Resources for selling your business

Category Archives:Resources for selling your business

who will buy my business 2

Who Will Buy My Business?

When the time comes to say goodbye to the daily grind, you want to get as much out of the sale of your business as possible. To do this, of course, you need a buyer, but who exactly is buying businesses these days? More specifically, who’s buying your kind of business? There are three main categories of buyers—the job seeker, the investor and the strategic buyer—and each one is looking for something different. The buyer you’re looking for is going to depend a lot on the size of your business.

The Local Mom and Pop Shop

Job seekers are looking for something local, something small they can build for the primary purpose of personal income. Small means less than $250,000 in profit or EBITDA. So if you’re running a local coffee shop, you’re most likely to turn the head of this type of buyer. The job seeker buys a business primarily through a business broker, so talk to your trusted advisors to find a broker with a solid reputation.

The Enterprise

The next tier of buyers skips from small businesses to large, meaning at least 2.5million EBITDA. These are the investors, private equity firms looking for companies they can buy, grow and sell in 2-5 years for a tidy profit. These firms get their buying power from groups of investors who contribute with the expectation of a good return. If yours is the type of business investors would be interested in, an investment banker will list your business and seek out buyers for it. Again, talk to your advisors to find an investment banker you can trust.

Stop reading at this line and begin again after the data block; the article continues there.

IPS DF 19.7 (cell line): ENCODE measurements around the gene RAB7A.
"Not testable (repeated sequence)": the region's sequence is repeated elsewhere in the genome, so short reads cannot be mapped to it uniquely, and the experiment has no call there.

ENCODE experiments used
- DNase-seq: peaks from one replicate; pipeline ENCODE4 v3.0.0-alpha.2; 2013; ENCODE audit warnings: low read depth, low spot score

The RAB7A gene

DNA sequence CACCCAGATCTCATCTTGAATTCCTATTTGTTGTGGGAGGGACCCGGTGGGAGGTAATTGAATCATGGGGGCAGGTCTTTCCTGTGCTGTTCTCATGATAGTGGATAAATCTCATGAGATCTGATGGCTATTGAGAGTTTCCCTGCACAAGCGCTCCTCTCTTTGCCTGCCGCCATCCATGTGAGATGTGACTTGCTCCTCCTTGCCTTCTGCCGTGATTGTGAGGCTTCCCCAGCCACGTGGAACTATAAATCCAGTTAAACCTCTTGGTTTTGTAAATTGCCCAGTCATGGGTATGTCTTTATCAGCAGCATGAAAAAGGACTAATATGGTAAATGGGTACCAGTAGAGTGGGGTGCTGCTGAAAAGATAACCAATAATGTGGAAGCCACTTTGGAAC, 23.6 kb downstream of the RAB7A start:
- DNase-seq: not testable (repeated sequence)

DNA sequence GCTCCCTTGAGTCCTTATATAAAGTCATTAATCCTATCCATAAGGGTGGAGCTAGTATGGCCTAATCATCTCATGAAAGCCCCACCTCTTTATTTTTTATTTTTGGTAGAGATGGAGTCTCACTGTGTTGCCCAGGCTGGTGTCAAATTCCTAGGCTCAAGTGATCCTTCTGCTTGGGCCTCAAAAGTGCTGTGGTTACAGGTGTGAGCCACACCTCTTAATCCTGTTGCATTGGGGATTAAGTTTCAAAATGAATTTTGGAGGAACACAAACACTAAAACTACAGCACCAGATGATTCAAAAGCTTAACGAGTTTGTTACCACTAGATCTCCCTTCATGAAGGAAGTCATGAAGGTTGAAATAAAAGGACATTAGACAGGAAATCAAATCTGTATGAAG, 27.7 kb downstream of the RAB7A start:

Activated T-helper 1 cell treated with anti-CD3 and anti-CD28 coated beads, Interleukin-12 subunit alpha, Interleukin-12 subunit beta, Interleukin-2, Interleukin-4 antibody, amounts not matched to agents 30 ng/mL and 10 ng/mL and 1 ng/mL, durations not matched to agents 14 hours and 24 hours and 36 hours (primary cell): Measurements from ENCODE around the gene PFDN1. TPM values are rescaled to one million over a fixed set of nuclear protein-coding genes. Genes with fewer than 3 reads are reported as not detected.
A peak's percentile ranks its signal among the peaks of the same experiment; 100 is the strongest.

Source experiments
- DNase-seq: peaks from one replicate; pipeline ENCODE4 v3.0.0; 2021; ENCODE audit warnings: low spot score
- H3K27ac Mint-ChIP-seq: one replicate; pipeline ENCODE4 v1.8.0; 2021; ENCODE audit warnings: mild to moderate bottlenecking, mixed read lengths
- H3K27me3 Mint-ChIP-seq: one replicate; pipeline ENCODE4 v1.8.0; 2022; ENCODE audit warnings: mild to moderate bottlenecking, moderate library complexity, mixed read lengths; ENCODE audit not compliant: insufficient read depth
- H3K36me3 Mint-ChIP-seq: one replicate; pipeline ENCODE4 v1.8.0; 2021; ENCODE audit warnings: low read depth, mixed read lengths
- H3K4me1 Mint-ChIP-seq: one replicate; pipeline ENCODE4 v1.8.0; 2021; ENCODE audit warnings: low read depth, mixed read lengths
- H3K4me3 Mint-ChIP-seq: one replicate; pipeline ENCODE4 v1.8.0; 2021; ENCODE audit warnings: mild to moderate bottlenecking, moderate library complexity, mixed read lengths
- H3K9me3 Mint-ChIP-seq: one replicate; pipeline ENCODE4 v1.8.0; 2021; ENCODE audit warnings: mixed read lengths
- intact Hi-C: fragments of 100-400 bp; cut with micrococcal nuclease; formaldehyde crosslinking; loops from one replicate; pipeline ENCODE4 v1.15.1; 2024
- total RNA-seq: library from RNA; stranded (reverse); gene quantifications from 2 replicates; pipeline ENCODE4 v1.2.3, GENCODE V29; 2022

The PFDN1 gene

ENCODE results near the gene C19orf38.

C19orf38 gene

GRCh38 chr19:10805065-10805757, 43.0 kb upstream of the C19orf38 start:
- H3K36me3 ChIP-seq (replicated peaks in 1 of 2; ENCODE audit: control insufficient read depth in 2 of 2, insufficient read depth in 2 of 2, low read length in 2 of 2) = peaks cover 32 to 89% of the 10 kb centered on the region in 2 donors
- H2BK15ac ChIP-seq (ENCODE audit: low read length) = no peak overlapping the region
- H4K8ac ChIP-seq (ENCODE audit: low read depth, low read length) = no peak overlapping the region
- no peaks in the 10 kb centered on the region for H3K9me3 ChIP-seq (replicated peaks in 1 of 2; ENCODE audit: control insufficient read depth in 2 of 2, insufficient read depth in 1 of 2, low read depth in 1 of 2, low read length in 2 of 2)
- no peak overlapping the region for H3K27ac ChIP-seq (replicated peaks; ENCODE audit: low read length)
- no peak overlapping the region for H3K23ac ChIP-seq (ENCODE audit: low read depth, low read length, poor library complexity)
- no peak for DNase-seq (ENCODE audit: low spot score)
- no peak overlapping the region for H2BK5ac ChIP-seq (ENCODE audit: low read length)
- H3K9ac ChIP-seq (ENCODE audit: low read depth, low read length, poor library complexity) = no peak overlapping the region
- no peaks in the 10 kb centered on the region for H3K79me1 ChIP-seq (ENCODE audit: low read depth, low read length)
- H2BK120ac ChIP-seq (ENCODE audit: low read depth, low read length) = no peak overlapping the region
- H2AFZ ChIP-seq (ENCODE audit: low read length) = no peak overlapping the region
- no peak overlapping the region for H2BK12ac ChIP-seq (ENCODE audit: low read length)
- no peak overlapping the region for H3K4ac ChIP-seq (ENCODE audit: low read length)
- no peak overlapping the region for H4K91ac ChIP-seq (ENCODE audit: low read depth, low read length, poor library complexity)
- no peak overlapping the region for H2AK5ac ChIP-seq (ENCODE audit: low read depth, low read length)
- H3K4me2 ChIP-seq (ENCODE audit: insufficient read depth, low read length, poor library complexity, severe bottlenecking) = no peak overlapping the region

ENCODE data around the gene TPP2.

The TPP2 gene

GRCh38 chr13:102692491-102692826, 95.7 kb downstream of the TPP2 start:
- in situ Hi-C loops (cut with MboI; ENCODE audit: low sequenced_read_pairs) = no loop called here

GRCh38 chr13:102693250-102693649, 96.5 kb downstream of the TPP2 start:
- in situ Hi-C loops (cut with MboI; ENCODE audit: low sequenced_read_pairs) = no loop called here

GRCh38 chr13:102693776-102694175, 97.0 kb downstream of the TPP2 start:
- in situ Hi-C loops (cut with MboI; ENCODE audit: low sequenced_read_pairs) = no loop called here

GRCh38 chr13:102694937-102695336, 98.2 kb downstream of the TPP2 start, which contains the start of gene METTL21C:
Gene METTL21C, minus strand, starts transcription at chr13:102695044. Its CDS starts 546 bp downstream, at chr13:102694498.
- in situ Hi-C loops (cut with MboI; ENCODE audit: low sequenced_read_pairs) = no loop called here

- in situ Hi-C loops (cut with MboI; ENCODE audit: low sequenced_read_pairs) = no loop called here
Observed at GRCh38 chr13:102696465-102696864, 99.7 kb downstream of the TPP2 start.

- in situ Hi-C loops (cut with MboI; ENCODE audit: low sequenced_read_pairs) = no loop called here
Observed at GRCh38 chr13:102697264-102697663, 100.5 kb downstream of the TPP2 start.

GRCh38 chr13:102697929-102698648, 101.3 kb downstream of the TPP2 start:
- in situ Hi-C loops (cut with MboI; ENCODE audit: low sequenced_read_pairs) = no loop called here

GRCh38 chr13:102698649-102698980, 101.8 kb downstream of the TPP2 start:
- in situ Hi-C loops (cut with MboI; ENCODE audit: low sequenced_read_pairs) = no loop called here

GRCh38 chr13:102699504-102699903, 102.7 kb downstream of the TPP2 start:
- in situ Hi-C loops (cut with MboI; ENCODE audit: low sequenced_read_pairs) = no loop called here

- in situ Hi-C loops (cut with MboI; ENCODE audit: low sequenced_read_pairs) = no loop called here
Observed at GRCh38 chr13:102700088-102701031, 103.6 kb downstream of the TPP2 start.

The Competitive Enterprise

Strategic buyers are similar to investors, but their reason for buying goes beyond potential profits to include the bigger picture. For example, if your company has a niche market they’d like to get into, purchasing your organization would go a long way toward expanding their market share. Or a competitor might be interested in buying your business to neutralize the threat you pose to their profits. These strategic buyers are also looking for businesses with an EBITDA of 2.5million or more and can be found through an investment banker.

The Mid-Size Model

The tricky side of today’s market for mid-sized business owners is that their businesses are too large to attract the job seekers and too small to interest the investors and strategists. So where do you turn?

A boutique investment banker can help you find a buyer. These guys may be harder to find, but the process is the same—talk to your advisors and let them connect you with a reputable investment banker or business broker who works buying and selling mid-sized businesses. There are buyers looking to invest in established businesses that fall somewhere between large and small; a boutique investment banker will be connected to these buyers.

The bottom line is to talk to your advisors—your attorney, accountant or wealth manager. Selling your business is complicated and has huge ramifications, so skip the internet search and instead work with someone you have good reason to trust.

Building a Business

 Are You Working FOR, IN, or ON Your Business? Why Does It Matter?

This post, by OneAccord Partners Principal Craig Dickens, originally appeared on the OneAccord Partners’ blog. We’re reposting it here with permission.


Most business owners follow a somewhat reliable leadership pattern in the lifecycle of their business. They go from working For, then In, and finally On their business(es).

These stages can be broken down typically:

Working

Stage

Company Type

FOR

Start Up

Early Stage

IN

On-going growth

Lifestyle

ON

Maximize Value

Investment Grade

Successful CEOs and Entrepreneurs transition, despite occasional bumps and re-starts, through this well-worn historical path. However, far too often, many spend protracted times stuck in the first two phases.